To the Editor:
Advances in next-generation sequencing have reshaped the landscape of genomic and epigenomic research. Large consortia such as the Encyclopedia of DNA Elements, the Roadmap Epigenomics Mapping Consortium and The Cancer Genome Atlas have generated tens of thousands of sequencing-based genome-wide datasets, creating a reference and resource for the scientific community. Small groups of researchers now can rapidly obtain huge volumes of genomic data, which need to be placed in the context of the consortium data for comparison. These data are often accompanied by rich metadata describing the sample and experiment, which is critical for their interpretation. Visualizing, navigating and interpreting such data in a meaningful way is a daunting challenge1.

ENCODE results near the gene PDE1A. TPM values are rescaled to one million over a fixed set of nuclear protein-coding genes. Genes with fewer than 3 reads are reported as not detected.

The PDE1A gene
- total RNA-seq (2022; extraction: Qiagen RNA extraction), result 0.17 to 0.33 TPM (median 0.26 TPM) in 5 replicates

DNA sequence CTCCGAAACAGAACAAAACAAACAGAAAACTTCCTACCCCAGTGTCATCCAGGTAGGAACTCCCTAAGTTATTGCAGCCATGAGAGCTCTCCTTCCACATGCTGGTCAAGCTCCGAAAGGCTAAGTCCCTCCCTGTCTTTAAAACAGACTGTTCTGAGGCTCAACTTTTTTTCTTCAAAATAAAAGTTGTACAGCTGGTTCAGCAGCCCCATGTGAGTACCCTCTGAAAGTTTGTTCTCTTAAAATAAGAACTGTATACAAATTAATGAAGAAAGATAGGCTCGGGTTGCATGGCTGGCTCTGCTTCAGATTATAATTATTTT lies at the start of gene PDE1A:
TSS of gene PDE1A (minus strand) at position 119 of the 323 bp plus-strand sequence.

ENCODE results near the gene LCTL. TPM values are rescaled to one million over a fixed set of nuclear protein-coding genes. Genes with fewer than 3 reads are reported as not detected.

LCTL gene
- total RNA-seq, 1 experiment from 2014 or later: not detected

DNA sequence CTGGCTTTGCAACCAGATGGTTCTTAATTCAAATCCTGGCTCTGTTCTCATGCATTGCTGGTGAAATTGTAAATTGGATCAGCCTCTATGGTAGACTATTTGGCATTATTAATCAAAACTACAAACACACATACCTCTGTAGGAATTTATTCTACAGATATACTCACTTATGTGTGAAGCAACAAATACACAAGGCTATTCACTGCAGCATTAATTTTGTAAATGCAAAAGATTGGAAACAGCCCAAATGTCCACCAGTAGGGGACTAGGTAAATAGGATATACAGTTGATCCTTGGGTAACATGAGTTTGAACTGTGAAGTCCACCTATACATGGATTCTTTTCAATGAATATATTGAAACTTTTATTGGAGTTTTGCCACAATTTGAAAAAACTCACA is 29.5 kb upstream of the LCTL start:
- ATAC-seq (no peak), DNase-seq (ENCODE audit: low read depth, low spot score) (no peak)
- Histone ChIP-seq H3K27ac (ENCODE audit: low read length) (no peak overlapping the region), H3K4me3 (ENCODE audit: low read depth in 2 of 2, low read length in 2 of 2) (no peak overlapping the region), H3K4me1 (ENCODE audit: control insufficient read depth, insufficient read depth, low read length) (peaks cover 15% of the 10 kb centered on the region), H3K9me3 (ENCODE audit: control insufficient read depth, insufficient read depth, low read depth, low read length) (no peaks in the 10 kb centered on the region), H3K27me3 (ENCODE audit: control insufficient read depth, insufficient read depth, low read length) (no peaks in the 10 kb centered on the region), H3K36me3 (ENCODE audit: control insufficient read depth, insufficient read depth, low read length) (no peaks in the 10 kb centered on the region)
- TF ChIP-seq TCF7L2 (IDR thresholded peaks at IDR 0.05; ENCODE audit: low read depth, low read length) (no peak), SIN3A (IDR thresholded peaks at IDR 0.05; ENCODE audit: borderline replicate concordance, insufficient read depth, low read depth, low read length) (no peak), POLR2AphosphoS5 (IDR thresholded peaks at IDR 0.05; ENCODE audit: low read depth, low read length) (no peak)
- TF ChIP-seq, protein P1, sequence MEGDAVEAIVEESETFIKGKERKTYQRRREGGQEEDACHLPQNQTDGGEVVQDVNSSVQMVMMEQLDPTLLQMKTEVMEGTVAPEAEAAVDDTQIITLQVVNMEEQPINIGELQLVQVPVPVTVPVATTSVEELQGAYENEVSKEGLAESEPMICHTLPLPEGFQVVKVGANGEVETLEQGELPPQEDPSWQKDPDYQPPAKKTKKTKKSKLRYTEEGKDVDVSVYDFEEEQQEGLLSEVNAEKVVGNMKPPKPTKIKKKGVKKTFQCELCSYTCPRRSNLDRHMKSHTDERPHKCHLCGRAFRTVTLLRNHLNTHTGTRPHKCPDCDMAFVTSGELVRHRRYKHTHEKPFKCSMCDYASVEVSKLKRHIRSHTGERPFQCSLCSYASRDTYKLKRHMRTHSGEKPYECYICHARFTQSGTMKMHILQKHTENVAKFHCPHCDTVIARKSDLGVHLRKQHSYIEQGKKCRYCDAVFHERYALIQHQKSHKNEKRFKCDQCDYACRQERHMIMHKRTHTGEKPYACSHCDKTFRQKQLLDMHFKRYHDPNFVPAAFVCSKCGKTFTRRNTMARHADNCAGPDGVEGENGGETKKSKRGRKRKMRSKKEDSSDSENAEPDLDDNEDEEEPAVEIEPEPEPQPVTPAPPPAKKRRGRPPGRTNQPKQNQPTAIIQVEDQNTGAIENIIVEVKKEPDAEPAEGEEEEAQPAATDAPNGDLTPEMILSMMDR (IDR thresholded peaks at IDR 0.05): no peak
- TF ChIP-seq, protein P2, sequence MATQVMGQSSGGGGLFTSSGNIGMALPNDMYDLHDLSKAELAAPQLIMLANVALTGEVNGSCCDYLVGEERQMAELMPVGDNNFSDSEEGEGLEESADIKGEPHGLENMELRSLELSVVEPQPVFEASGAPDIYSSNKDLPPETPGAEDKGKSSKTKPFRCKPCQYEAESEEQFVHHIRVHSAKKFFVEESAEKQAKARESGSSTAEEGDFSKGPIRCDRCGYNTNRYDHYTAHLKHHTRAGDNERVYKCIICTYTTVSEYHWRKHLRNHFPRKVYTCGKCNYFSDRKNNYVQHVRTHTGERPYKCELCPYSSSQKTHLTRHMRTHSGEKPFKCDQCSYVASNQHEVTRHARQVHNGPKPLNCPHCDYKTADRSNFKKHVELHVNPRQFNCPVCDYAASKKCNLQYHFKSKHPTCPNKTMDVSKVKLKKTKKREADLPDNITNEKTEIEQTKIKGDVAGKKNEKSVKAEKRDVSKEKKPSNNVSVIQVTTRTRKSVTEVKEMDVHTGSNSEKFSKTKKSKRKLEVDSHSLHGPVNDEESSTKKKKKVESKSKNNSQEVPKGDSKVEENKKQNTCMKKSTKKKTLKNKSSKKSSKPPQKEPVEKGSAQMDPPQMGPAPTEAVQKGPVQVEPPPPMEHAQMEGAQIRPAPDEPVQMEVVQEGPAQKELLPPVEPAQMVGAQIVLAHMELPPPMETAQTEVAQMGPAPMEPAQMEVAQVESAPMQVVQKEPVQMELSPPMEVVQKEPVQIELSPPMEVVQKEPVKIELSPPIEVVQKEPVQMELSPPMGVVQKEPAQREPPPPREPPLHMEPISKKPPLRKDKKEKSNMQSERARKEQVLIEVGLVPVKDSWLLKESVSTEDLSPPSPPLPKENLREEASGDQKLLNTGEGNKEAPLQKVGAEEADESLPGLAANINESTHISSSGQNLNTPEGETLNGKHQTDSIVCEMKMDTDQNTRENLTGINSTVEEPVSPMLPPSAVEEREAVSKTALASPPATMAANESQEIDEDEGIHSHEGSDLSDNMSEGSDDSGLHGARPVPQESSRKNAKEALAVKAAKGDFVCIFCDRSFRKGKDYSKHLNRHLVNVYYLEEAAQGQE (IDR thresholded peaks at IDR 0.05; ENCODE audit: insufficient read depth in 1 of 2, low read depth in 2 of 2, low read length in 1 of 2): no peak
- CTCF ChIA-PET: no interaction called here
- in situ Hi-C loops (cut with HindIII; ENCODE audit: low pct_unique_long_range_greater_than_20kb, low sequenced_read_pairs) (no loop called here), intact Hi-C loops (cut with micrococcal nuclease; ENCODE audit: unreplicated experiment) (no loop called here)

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- Supplementary Text and Figures (3.2M)
Supplementary Figures 1–7, Supplementary Notes, Supplementary Methods, Supplementary Protocol.